The town of Bolton was incorporated on June 24, 1738, following an influx of settlers. Town historian Esther Whitcomb, descendant of one of Bolton’s earliest documented settlers, cites the recorded birth of a son, Hezekiah, to Josiah Whitcomb in 1681. By 1711, according to Whitcomb, more than 150 people were living on Bolton soil, despite a local history of Indian uprisings and one massacre. Many early houses were protected by flankers, and were designated as garrisons. Bolton’s history is interesting because it is reflective of early settlement patterns in the central Massachusetts area, and the conflicts with King Philip (Metacom) and his Indian soldiers. Helene Demmer and Linda Mauro elected with their 4H group to design a town flag. Joyce LaBonte’s design was chosen to be the official town flag of Bolton. The flag now hangs in Town Hall and the Massachusetts State House.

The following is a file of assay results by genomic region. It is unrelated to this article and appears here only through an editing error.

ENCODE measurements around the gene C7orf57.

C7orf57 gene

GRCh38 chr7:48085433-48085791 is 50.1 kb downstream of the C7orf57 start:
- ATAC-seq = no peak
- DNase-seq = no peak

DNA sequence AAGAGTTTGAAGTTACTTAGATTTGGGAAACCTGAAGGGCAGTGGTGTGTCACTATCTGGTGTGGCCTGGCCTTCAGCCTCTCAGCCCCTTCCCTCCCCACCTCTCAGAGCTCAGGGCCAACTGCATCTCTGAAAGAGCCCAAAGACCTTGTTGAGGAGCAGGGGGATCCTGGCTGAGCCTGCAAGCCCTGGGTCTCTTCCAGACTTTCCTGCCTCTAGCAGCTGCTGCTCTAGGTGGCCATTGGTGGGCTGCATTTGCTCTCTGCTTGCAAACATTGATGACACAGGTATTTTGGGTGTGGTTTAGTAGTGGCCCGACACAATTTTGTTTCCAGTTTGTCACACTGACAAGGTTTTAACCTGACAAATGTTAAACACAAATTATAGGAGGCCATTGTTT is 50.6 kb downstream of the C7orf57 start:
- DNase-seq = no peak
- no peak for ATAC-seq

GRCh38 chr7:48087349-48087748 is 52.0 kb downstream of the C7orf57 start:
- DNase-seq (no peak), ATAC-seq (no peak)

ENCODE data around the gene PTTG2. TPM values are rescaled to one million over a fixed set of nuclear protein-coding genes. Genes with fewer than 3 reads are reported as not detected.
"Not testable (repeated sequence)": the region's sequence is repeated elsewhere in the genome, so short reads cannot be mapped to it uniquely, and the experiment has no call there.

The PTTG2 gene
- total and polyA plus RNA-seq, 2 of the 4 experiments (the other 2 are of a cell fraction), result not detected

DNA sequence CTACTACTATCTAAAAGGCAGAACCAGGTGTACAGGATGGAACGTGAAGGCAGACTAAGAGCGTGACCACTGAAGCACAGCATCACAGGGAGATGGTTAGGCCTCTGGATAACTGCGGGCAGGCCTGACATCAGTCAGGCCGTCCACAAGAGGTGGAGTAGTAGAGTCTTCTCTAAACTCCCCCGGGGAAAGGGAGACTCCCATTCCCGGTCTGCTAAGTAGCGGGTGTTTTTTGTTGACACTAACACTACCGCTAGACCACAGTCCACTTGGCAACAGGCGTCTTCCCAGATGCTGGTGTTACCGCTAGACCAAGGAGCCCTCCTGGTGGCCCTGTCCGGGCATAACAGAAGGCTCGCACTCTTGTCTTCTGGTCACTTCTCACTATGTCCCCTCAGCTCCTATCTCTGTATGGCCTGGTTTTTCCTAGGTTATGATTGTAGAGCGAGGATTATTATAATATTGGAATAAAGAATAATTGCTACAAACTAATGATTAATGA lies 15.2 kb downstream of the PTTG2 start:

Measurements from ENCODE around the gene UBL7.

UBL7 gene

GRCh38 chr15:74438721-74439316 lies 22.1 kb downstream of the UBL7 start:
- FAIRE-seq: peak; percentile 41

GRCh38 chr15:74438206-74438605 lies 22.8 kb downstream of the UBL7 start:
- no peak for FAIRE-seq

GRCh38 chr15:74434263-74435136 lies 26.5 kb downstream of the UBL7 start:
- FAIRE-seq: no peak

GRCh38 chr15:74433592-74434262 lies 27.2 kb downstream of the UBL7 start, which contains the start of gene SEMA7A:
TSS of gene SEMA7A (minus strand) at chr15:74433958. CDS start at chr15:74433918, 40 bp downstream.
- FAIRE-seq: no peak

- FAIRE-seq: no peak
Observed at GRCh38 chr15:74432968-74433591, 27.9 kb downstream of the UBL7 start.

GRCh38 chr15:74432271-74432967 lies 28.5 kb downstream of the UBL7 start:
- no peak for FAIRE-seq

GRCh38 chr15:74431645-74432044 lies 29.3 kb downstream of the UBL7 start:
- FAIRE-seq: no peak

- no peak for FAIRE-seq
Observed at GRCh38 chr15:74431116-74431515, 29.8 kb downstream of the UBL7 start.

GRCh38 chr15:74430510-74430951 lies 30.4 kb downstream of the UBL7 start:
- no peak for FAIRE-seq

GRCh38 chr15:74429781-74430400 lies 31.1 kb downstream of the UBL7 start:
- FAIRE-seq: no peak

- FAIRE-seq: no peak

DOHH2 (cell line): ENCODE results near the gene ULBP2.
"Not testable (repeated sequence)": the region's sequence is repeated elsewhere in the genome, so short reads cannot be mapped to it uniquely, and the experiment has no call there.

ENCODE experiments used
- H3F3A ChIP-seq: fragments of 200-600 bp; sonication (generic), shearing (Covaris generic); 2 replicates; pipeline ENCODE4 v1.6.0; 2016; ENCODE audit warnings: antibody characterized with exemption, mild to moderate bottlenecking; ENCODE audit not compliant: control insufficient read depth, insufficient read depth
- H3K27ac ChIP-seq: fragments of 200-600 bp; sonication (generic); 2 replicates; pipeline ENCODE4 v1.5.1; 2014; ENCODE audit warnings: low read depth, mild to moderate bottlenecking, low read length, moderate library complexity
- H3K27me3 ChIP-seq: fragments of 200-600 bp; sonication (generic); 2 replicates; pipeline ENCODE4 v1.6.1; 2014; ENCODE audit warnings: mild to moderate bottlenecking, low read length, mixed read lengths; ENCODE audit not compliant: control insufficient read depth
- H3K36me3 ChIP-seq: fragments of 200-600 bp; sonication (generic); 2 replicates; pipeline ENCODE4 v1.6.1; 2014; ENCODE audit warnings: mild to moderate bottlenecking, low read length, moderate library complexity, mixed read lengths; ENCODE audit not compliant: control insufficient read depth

Bolton was formerly part of the town of Lancaster, but seceded along the Still River, where the current boundary line still stands.
In Bolton the population was spread out with 30.4% under the age of 18, 3.3% from 18 to 24, 31.2% from 25 to 44, 28.8% from 45 to 64, and 6.2% who were 65 years of age or older. The median age was 38 years. For every 100 females there were 100.8 males. For every 100 females age 18 and over, there were 96.1 males.
The median income for a household in the town was $102,798, and the median income for a family was $108,967. Males had a median income of $79,167 versus $50,278 for females. The per capita income for the town was $42,542. About 1.1% of families and 1.8% of the population were below the poverty line, including 1.5% of those under age 18 and 3.5% of those age 65 or over. Taxes in Bolton have increased since the 1980s in a disproportional fashion as compared to surrounding areas. This is largely due to an increased regional School budget, and lack of a commercial tax base.